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Super Mario World (SNES) artwork

Super Mario World (SNES) review

"Nintendo augmented the platforming formula just in time to show off the potential of their "new" hardware..."

Nintendo gave us everything we expected and more with Super Mario World, but just how did they accomplish this? Rambling on about the cheery music, colourful sprite artwork and excellent level design could serve a retro review pretty well, but there’s more to the success of this title than mild doses of what is familiar and new to the seasoned gamer. Just why is it so highly regarded, and how well has it aged, really?

Pretty darn well, in fact. As the pack-in title for the Japanese and International launch of the SNES, this game had one job: Sell itself to kids who would then whine and cajole their parents into the purchase of another console. Why replace the NES? Any young player immediately knew why, but they weren’t making the purchase decision, typically. In a nutshell the SNES was just better.

Fortunately that wasn’t very difficult to demonstrate to dubious parents. The environments of Super Mario World are brighter, more vividly detailed and the Bros control markedly more smoothly than they do in previous instalments. All with the more advanced SNES controller, no less. So much more is happening on screen as well, with platforms moving in multiple directions at once sporting an attractive range of colours. Pixel art ages exceedingly well and stands out as some of Nintendo’s finest work to this very day, after all, who doesn’t recognize that moustache and overalls?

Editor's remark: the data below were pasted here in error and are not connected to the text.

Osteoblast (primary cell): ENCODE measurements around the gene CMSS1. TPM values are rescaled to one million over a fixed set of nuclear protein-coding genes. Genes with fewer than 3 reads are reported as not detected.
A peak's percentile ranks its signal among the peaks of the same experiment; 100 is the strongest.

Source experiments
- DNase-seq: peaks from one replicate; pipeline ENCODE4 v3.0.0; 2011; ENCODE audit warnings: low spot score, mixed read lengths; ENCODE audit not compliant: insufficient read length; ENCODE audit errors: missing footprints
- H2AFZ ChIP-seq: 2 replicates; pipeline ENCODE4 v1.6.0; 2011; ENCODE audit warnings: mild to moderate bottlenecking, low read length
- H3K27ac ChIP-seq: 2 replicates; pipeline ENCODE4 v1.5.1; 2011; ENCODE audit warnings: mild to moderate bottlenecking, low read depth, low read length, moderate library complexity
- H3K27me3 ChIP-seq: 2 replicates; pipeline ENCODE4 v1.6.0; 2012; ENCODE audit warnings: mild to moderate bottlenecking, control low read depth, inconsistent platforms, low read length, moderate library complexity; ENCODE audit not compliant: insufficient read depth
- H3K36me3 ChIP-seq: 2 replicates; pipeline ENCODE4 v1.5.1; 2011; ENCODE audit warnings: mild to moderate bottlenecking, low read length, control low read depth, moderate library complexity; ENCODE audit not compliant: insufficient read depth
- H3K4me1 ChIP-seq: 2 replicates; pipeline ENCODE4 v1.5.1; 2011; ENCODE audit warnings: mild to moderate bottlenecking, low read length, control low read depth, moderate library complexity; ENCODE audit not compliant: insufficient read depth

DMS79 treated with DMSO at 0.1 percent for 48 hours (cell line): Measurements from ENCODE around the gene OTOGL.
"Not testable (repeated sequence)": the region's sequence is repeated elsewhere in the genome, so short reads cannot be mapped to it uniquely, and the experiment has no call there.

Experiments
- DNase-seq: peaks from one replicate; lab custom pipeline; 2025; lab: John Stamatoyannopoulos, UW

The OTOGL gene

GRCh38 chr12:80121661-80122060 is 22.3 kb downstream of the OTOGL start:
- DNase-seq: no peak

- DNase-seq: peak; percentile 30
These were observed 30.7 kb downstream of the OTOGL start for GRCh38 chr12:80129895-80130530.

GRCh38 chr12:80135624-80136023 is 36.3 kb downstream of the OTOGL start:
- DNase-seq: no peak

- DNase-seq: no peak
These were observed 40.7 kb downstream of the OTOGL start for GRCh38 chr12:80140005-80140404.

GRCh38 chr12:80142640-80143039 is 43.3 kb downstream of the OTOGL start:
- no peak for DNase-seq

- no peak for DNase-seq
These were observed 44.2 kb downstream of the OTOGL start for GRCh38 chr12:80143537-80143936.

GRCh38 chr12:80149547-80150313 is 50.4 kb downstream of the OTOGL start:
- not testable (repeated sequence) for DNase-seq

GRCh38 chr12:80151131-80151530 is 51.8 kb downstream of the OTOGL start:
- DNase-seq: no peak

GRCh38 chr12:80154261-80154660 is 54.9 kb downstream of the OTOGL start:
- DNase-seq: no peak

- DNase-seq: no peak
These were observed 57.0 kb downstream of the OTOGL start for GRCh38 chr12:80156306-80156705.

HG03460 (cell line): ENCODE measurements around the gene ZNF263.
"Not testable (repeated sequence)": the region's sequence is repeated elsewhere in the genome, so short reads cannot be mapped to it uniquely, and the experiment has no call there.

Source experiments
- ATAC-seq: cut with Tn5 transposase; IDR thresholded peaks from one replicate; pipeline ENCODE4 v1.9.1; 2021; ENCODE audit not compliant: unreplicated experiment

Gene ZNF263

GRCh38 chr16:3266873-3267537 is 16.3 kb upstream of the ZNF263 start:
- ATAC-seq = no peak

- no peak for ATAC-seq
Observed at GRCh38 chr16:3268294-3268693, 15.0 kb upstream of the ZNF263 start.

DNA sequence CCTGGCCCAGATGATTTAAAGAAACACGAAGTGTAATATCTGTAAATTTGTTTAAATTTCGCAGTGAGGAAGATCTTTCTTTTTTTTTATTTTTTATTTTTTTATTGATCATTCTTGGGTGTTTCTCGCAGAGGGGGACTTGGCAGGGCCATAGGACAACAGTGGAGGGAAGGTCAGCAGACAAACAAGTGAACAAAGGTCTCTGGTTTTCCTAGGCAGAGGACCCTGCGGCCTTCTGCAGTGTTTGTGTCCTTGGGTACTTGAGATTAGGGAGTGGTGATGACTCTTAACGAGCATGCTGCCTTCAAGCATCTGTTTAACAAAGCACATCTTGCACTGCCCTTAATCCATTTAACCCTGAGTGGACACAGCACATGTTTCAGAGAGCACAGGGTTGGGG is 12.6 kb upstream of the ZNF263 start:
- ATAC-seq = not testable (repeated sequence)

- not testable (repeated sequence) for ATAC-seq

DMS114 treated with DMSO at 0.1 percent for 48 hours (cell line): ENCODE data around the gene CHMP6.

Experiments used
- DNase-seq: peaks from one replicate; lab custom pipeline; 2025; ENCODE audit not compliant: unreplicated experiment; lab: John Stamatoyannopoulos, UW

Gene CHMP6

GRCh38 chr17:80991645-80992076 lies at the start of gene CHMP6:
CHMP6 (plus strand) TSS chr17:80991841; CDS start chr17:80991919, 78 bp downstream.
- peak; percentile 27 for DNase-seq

What the NES struggled to draw the SNES renders with a vibrant stroke and nary a flicker. Large enemies populate the screen without hindering the action or its responsiveness. Super Mario World promises undreamt of gaming potential and its understated soundtrack ventures into thrilling new territory: Digitally sampled audio. Koji Kondo’s bouncy, energetic style brings a new motif and guitar-like themes that fascinated players as they explored this vast array of levels connected in ways never before seen.

Kondo’s playful themes are above all fun to listen to, which is essential when you’re a player grappling with mechanics so far removed from anything the NES could manage. Never once was I tempted to stop playing out of frustration even though I could spend as many as 20 consecutive lives on a single level whilst attempted to get a series of jumps just right. Super Mario World’s levels are notably short, having a hard limit on the amount of content due to memory constraints, but it works to the player’s advantage by treading lightly on their patience.

It’s notable that by modern standards Super Mario World isn’t considered to be difficult, but you’ve got to shift your paradigm to a player who has just mastered all that Super Mario Bros 3 has to offer. Yoshi, for instance, requires you to commit a new series of button sequences and mechanics to muscle memory and has you adopting new platforming strategies. So much more is happening on the screen at once that tracking all the objects is going to result in unavoidable death. It’s no coincidence that extra lives are so easy to obtain, especially when you know where to look.

Graphically the game separated itself from the pack - heh - and though scaling, blending and layering tricks were all of the New Kit On the Block’s wheelhouse, the development team had more tricks up their sleeves. On NES, Super Mario Bros 3 gave the player their choice - on occasion - of which level to play first, but progression was always fixed on a given path. On SNES, Super Mario World took the mechanic to its next logical step: Let the player choose entirely optional routes with several branching off points triggered by multiple level exit points.